Warren and Gillibrand are really upset over that Game of Thrones ending

NOTE: If you have somehow still not managed to see the Game of Thrones finale but plan to do so, this article contains significant spoilers.

The fact that a number of politicians are pretty upset over the GoT final season isn’t all that shocking. Almost everyone I’ve heard from didn’t care for it much. Neither did I, really. But a few of the female Democrats who have been speaking out about it seem to be fixated on the wrong thing. In particular, Elizabeth Warren, Kirsten Gillibrand, and Alexandria Ocasio-Cortez seem to be particularly bent out of shape when it comes to the storyline of Daenerys Targaryen and how that ended. (Free Beacon)

“I’m so pissed off,” Gillibrand said in a video taped for the left-wing viral news site NowThis. “I hated it. I hated the last three episodes. They destroyed Daenerys’s character in three episodes, and they destroyed Jon Snow’s character in three episodes.”

“I was particularly upset about how the writers treated the character of Khaleesi,” she added. “She came to power over many years and many struggles as the Breaker of Chains. She’s somebody who made sure the lowest income, the least empowered, could have a voice, and that was who she was … Why did the writers have to turn her into a Mad Queen? That was not part of who she was, and I get that she has a history … I thought it was cheap.”

Warren took essentially the same line of reasoning if you can call it that.

Warren, who wrote in April that Dany had been “my favorite” since Season 1 and “definitely doesn’t want to become her murderous father,” said she was willing to do an “allegiance shift” to Sansa Stark, the Lady of Winterfell in the North, after “Dany went nuts.” In the final episode, her younger brother Bran is crowned King and Lord of the Six Kingdoms, while the North splits off to become an independent kingdom with Sansa as its queen…

“I was disappointed,” Ocasio-Cortez said. “We need to get some feminist analysis up in HBO.”

They’re all rooting for the wrong character if that’s what’s driving their opinions. Did any of them actually watch all of the previous seasons? The Dragon Queen was hardly a saint, not that there were ever any truly good (versus evil) characters on the show that lasted more than a couple of episodes before losing their heads or being torn apart. (And yes, that includes Ned Stark.)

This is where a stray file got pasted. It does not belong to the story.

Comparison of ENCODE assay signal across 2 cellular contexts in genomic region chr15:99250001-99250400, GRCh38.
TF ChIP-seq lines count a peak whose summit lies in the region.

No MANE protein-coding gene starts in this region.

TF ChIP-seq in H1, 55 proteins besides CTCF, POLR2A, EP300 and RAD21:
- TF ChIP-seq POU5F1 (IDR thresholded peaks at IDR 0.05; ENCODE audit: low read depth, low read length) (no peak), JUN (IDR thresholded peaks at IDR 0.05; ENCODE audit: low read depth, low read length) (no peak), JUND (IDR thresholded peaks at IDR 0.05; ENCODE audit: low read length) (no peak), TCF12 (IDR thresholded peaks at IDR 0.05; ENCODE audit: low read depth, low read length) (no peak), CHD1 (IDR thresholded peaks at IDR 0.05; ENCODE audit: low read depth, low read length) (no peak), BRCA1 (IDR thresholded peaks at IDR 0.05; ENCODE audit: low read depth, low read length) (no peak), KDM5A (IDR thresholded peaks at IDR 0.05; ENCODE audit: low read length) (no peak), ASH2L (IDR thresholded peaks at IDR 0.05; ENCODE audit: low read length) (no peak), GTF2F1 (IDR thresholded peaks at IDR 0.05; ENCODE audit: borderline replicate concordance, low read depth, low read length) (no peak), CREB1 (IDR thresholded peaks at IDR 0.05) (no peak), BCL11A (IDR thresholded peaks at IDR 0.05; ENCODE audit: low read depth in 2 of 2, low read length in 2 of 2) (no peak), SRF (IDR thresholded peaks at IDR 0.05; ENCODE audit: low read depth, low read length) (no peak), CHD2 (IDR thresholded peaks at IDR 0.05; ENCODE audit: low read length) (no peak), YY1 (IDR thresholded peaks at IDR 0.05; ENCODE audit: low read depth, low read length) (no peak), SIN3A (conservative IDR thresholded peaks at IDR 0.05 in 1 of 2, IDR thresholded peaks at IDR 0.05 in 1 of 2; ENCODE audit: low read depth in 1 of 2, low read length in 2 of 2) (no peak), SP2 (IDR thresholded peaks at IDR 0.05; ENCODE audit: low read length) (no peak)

Just a couple of reminders about Khaleesi. She started off appearing weak and controlled by others, but as soon as she got a taste of independence she basically became a murderous tyrant. It was never enough to defeat her enemies and negotiate a peaceful transition of power. She just killed everyone. And once her dragons grew large enough to start fighting, one of her preferred methods of dispatching her opponents was by burning them alive.

Even some of the ostensibly not-so-bad people who were no danger to her weren’t safe. You should go and ask Samwell Tarly’s father and older brother how Daenerys treats people whose only offense is refusing to bend the knee. Oh, wait… that’s right. We can’t ask them because she had her dragon burn them to death while they stood before her in chains.

The Dragon Queen was a murderous tyrant long before they had her go all Mad Queen in episode 5. And most of the other female characters weren’t any purer. Arya started out nice enough, but once they put a sword in her hand she almost immediately turned into a sociopath. And don’t even get me started on Yara Greyjoy. She was an awesome character (one of my favorites) but she would also chop your arm off as soon as look at you. Sansa was arguably the least murderous of the female leads, but she was also something of a sponge, generally swept along by events rather than assuming leadership for herself.

So I wasn’t a big fan of the final season either, though it probably wasn’t nearly as bad as it might have been. The major problem with it was that the whole thing felt incredibly rushed. The writers were hustling to tie up loose plotlines that had been years in the making and suddenly shutting them down in a matter of minutes. HBO offered the showrunners plenty of money to do a full season and if they’d taken it perhaps they could have brought the story to a close more gracefully. But they didn’t, and here we are.